Japan to run opposition teams off their feet

Eddie Jones wants to go out with a bang

Outgoing Japan coach Eddie Jones has insisted that his team can pull off one
of biggest upsets in the Rugby World Cup and reach the quarter finals.

Japan have been pooled with South Africa, Scotland, Samoa and the USA so to
reach the quarter finals they will need to win at least four matches.

Jones has no shortage of experience at World Cups having won a runners up medal
in 2003 as Australia coach and a winners medal from 2007 when he was an assistant
coach with South Africa.

The Australian has announced that he will step down down after the tournament
but says that in the meantime for the World Cup he has turned his players into
gym rats to address their physical disadvantage.

Japan’s glass jaw has been exposed time and again at previous World Cups but
55-year-old Jones insists Asia’s top side can spring an upset and reach the
quarter-finals in England.

“I’ve been lucky enough to go to the World Cup before with Australia and
your only intention is to win the World Cup,” he told AFP in a recent interview.

“The team feels the pressure a little, which I don’t think is such a bad
thing,” added Jones, who recently announced his decision not to sign a
new contract with Japan.

“Whilst they might struggle with it now, once they get to the World Cup
we can use it to our advantage.”

The Japanese begin their punishing daily training at 5:00 am in a bid to get
a jump on their rivals and Jones employs scientific training methods to wring
every last drop of energy from his players as he plots his giant-killing masterplan.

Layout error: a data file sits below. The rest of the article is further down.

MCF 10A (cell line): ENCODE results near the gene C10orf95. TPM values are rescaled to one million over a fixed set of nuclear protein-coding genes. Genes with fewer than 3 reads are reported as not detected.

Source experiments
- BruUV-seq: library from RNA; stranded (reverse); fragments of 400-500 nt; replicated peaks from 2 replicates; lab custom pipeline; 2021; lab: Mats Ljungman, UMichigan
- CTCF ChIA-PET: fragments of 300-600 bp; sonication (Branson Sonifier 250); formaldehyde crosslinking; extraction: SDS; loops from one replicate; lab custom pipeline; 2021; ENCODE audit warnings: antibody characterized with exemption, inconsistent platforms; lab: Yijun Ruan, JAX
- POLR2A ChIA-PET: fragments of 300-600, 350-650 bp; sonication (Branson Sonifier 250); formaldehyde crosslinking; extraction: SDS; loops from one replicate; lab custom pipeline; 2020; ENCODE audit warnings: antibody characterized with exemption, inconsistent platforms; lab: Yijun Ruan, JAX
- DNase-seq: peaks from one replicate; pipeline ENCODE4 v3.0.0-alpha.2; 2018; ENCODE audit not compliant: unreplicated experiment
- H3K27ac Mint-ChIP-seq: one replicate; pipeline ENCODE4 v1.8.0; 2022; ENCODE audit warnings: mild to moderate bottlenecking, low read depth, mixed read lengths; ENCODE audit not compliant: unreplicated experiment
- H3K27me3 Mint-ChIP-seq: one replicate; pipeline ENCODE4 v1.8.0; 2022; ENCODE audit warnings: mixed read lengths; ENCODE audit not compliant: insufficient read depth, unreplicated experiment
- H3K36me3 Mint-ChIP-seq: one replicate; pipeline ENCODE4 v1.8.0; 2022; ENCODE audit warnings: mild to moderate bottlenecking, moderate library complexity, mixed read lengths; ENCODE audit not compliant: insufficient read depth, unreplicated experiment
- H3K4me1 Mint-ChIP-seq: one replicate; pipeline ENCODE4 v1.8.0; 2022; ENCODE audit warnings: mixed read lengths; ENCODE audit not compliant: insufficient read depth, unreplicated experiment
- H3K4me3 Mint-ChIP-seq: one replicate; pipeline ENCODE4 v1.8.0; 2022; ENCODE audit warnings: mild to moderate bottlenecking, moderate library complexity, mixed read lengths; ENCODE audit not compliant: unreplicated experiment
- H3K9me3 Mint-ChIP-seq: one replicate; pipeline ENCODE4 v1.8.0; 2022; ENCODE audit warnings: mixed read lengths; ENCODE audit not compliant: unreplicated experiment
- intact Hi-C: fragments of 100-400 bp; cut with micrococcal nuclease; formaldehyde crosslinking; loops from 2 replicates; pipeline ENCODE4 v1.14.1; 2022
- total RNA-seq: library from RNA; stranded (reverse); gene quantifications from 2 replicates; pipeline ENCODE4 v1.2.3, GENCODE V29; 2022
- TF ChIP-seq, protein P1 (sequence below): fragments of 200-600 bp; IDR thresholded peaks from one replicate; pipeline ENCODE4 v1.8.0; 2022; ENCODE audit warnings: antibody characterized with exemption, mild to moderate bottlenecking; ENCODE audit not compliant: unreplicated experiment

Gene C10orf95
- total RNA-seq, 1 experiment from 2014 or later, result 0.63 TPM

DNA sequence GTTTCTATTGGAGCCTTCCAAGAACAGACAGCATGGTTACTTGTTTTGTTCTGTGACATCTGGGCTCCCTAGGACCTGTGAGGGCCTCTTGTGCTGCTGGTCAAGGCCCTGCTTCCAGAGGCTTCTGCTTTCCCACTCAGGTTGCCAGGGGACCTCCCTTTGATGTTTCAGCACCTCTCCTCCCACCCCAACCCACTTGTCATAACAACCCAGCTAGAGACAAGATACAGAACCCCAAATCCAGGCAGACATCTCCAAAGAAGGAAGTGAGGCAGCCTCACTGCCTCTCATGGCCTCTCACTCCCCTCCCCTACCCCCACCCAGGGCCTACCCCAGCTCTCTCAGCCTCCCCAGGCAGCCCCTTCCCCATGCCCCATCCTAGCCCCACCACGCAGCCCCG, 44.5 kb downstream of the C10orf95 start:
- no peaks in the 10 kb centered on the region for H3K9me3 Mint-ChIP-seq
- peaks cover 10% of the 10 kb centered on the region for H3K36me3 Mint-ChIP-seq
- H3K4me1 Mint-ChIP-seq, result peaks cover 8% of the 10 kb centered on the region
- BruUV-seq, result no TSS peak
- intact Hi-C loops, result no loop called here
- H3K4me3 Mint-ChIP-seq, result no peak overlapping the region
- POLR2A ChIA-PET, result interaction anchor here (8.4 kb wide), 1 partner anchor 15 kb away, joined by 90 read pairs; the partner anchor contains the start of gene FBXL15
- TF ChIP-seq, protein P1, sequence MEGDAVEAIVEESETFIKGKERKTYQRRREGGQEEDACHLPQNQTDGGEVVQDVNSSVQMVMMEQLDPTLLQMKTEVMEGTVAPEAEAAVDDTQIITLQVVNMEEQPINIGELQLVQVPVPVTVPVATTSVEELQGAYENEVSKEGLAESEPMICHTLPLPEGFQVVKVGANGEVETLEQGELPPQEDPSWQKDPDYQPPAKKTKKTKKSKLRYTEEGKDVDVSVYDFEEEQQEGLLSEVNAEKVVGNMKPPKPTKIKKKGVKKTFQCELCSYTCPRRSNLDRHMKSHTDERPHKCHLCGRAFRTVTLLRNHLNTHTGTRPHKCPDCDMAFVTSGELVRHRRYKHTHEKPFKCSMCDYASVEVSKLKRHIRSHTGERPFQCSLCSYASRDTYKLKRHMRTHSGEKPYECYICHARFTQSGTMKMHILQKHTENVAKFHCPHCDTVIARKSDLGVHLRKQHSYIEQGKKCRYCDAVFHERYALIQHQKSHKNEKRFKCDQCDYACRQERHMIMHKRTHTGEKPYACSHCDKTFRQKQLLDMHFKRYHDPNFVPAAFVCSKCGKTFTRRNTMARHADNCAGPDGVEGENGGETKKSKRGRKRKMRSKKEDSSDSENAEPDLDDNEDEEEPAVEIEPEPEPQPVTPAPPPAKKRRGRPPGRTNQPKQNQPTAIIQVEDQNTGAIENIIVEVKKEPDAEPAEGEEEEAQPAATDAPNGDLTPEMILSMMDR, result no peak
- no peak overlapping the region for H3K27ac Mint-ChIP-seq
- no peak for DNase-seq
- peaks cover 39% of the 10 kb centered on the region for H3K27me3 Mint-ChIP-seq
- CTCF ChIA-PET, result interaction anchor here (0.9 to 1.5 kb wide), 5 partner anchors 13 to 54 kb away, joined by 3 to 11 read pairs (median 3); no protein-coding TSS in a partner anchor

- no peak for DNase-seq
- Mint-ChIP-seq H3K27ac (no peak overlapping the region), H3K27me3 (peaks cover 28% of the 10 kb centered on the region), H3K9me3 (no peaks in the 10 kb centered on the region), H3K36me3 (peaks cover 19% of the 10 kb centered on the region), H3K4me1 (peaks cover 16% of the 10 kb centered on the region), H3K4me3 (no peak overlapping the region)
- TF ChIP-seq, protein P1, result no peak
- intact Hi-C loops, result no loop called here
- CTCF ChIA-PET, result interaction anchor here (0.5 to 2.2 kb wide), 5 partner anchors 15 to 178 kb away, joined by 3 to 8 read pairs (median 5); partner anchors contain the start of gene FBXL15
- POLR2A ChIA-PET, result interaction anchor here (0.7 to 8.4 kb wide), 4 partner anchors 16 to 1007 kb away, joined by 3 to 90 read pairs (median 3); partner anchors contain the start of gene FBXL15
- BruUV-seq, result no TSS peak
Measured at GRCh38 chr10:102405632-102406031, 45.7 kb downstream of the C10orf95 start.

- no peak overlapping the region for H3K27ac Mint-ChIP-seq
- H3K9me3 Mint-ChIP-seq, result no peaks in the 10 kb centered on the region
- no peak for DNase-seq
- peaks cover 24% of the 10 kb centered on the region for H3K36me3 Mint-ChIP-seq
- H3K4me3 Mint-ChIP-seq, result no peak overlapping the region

A shrewd operator, Jones, whose mother is Japanese, has instilled a sense of
self-belief in Japan, underlined by a run of 10 successive wins last year that
saw them break into the world’s top 10 for the first time.

Jones, whose first move after replacing former All Black John Kirwan in 2012
was to reduce the number of foreign players and get Japan playing more to their
strengths, will need all his wiliness if his side is to negotiate a Pool B also
involving South Africa, Samoa, Scotland and the United States.

Head coach of Australia between 2001 and 2005, Jones suffered a stroke in 2013
but made a full recovery and has overseen drastic improvement in the team’s
fortunes since.

He has been instrumental working behind the scenes on Japan’s successful bid
to enter a team in the 2016 Super Rugby competition, insisting Asia’s top rugby
nation would be “climbing a mountain” without it as they look to strengthen
the game before hosting the 2019 World Cup.

Never one to bite his tongue, however, Jones pulls no punches about the obstacles
that remain for Japan with the country’s youth set-up still in disarray, blaming
parochial short-sightedness for a string of disastrous results at under-20 level.

Jones led the senior side to a tournament record 121-0 win over the Philippines
in the Asian Five Nations in 2013 but has a tough job to break down the perception
of the Japanese as a soft touch among world rugby’s top echelons.

The memory of their record 145-17 World Cup defeat by New Zealand in 1995 stalks
Japan at every World Cup.

Their latest challenge will prove a test of faith for Jones, who has zero tolerance
for anyone not on board with his philosophies and sees only the opportunity
to leave a lasting impact in his Japan swansong.

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